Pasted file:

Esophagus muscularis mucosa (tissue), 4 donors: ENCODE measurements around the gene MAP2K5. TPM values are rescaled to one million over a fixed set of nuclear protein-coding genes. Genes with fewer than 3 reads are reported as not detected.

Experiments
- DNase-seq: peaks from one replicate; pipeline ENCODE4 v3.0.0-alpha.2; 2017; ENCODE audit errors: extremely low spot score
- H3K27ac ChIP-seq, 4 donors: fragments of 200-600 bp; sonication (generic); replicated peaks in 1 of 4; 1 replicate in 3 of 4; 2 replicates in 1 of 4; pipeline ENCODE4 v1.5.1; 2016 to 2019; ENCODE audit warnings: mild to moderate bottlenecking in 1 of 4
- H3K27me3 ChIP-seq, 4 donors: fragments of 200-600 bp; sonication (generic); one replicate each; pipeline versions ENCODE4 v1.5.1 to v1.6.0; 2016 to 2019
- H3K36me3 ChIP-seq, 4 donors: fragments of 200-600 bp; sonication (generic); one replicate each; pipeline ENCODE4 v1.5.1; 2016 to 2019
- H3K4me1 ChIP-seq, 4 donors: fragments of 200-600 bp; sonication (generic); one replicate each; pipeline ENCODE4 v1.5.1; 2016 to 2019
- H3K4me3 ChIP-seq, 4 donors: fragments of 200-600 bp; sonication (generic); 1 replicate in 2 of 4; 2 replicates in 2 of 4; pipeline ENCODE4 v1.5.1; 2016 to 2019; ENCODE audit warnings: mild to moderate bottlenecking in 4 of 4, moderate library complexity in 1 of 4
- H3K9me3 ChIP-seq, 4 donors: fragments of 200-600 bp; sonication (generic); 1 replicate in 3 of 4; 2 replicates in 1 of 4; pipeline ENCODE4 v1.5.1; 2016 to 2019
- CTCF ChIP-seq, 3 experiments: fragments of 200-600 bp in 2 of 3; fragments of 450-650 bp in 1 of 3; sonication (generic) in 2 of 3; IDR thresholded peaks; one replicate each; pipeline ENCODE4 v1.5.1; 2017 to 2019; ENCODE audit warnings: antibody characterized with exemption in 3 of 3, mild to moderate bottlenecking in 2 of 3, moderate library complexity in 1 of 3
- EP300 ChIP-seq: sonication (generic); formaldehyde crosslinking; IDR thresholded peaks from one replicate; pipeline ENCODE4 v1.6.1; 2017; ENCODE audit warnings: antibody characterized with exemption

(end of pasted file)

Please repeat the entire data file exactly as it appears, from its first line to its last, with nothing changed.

Esophagus muscularis mucosa (tissue), 4 donors: ENCODE measurements around the gene MAP2K5. TPM values are rescaled to one million over a fixed set of nuclear protein-coding genes. Genes with fewer than 3 reads are reported as not detected.

Experiments
- DNase-seq: peaks from one replicate; pipeline ENCODE4 v3.0.0-alpha.2; 2017; ENCODE audit errors: extremely low spot score
- H3K27ac ChIP-seq, 4 donors: fragments of 200-600 bp; sonication (generic); replicated peaks in 1 of 4; 1 replicate in 3 of 4; 2 replicates in 1 of 4; pipeline ENCODE4 v1.5.1; 2016 to 2019; ENCODE audit warnings: mild to moderate bottlenecking in 1 of 4
- H3K27me3 ChIP-seq, 4 donors: fragments of 200-600 bp; sonication (generic); one replicate each; pipeline versions ENCODE4 v1.5.1 to v1.6.0; 2016 to 2019
- H3K36me3 ChIP-seq, 4 donors: fragments of 200-600 bp; sonication (generic); one replicate each; pipeline ENCODE4 v1.5.1; 2016 to 2019
- H3K4me1 ChIP-seq, 4 donors: fragments of 200-600 bp; sonication (generic); one replicate each; pipeline ENCODE4 v1.5.1; 2016 to 2019
- H3K4me3 ChIP-seq, 4 donors: fragments of 200-600 bp; sonication (generic); 1 replicate in 2 of 4; 2 replicates in 2 of 4; pipeline ENCODE4 v1.5.1; 2016 to 2019; ENCODE audit warnings: mild to moderate bottlenecking in 4 of 4, moderate library complexity in 1 of 4
- H3K9me3 ChIP-seq, 4 donors: fragments of 200-600 bp; sonication (generic); 1 replicate in 3 of 4; 2 replicates in 1 of 4; pipeline ENCODE4 v1.5.1; 2016 to 2019
- CTCF ChIP-seq, 3 experiments: fragments of 200-600 bp in 2 of 3; fragments of 450-650 bp in 1 of 3; sonication (generic) in 2 of 3; IDR thresholded peaks; one replicate each; pipeline ENCODE4 v1.5.1; 2017 to 2019; ENCODE audit warnings: antibody characterized with exemption in 3 of 3, mild to moderate bottlenecking in 2 of 3, moderate library complexity in 1 of 3
- EP300 ChIP-seq: sonication (generic); formaldehyde crosslinking; IDR thresholded peaks from one replicate; pipeline ENCODE4 v1.6.1; 2017; ENCODE audit warnings: antibody characterized with exemption